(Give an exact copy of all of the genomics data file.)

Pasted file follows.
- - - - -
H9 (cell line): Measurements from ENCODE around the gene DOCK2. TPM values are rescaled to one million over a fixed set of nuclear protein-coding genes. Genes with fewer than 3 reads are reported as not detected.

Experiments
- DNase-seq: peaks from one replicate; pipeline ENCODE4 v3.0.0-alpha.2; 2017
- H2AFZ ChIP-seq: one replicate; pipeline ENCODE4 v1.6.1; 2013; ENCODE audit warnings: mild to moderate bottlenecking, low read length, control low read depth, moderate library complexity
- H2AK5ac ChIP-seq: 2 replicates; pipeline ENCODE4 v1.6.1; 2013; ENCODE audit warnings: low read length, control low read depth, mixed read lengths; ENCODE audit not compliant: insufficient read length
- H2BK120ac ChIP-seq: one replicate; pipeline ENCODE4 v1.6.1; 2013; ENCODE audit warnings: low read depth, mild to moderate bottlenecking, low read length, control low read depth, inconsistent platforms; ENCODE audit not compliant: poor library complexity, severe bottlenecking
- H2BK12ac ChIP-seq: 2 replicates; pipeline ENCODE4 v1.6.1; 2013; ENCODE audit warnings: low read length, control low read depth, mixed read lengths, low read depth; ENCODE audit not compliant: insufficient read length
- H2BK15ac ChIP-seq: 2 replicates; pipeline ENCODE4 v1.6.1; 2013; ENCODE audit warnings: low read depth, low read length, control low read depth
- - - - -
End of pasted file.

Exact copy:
H9 (cell line): Measurements from ENCODE around the gene DOCK2. TPM values are rescaled to one million over a fixed set of nuclear protein-coding genes. Genes with fewer than 3 reads are reported as not detected.

Experiments
- DNase-seq: peaks from one replicate; pipeline ENCODE4 v3.0.0-alpha.2; 2017
- H2AFZ ChIP-seq: one replicate; pipeline ENCODE4 v1.6.1; 2013; ENCODE audit warnings: mild to moderate bottlenecking, low read length, control low read depth, moderate library complexity
- H2AK5ac ChIP-seq: 2 replicates; pipeline ENCODE4 v1.6.1; 2013; ENCODE audit warnings: low read length, control low read depth, mixed read lengths; ENCODE audit not compliant: insufficient read length
- H2BK120ac ChIP-seq: one replicate; pipeline ENCODE4 v1.6.1; 2013; ENCODE audit warnings: low read depth, mild to moderate bottlenecking, low read length, control low read depth, inconsistent platforms; ENCODE audit not compliant: poor library complexity, severe bottlenecking
- H2BK12ac ChIP-seq: 2 replicates; pipeline ENCODE4 v1.6.1; 2013; ENCODE audit warnings: low read length, control low read depth, mixed read lengths, low read depth; ENCODE audit not compliant: insufficient read length
- H2BK15ac ChIP-seq: 2 replicates; pipeline ENCODE4 v1.6.1; 2013; ENCODE audit warnings: low read depth, low read length, control low read depth